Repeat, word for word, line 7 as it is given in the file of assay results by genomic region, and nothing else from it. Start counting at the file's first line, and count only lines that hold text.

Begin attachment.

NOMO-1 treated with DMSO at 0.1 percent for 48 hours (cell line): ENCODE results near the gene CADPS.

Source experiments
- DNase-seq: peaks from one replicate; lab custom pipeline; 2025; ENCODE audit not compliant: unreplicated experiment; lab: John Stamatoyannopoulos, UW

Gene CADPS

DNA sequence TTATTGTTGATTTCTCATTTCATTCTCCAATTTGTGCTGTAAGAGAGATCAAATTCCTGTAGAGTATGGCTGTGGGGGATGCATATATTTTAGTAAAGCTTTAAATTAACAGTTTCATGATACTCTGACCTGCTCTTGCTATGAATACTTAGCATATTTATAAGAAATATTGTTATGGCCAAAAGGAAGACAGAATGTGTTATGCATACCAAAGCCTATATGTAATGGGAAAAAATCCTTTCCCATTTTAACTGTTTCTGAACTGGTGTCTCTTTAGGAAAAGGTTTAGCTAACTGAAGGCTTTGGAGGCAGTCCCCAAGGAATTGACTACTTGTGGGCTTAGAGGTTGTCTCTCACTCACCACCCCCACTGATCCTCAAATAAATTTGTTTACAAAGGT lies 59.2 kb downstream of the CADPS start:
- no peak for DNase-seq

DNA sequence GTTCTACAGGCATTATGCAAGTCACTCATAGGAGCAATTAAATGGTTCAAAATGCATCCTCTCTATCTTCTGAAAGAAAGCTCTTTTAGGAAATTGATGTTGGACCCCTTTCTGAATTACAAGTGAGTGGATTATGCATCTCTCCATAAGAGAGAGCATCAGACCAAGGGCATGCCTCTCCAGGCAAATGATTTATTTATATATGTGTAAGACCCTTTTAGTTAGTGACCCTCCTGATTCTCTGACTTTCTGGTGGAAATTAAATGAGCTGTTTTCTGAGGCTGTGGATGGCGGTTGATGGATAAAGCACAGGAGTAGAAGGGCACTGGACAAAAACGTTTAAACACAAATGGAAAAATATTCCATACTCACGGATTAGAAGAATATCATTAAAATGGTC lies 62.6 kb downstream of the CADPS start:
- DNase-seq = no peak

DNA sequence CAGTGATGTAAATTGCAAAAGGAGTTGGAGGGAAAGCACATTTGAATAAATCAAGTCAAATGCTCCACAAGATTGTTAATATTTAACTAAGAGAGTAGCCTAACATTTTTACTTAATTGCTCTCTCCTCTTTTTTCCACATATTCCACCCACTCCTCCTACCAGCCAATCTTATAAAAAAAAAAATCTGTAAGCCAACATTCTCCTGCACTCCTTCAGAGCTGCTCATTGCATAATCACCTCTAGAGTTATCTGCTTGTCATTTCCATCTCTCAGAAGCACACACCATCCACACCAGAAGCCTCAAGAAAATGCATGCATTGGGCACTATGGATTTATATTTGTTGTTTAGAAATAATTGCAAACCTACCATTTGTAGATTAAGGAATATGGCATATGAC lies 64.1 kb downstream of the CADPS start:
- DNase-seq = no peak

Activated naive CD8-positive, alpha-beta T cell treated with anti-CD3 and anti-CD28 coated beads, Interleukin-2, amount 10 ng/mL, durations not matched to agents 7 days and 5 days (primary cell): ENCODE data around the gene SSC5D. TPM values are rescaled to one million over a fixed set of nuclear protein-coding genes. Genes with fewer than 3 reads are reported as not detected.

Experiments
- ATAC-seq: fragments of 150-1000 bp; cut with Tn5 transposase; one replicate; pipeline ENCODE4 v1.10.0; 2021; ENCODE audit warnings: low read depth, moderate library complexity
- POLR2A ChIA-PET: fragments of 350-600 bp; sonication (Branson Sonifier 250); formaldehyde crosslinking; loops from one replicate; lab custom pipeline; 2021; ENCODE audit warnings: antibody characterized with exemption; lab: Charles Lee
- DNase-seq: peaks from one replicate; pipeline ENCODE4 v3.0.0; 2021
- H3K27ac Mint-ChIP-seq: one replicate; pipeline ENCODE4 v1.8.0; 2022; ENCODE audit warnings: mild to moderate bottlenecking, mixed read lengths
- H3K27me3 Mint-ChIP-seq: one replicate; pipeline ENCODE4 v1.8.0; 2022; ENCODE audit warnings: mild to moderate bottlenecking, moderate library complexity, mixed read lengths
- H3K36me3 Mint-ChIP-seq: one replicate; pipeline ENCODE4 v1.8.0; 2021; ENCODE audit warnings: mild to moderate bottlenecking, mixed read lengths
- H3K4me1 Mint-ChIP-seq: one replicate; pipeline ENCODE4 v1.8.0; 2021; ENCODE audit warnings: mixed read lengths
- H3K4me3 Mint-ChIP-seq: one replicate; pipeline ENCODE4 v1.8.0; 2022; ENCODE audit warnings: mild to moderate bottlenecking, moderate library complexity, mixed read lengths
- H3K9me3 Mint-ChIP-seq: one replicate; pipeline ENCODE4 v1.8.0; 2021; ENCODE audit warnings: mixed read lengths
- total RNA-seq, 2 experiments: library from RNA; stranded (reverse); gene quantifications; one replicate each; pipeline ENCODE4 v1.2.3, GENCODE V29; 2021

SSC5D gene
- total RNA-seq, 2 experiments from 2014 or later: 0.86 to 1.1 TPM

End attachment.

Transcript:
DNA sequence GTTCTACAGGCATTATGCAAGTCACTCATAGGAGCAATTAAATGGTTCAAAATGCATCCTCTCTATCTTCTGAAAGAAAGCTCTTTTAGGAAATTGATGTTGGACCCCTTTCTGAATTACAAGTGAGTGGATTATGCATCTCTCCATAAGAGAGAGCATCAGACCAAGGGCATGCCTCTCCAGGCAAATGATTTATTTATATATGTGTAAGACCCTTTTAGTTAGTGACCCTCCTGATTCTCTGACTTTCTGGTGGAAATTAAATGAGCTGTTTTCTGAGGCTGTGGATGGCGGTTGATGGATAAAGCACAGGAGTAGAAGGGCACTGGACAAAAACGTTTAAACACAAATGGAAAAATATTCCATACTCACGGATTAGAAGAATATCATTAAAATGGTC lies 62.6 kb downstream of the CADPS start: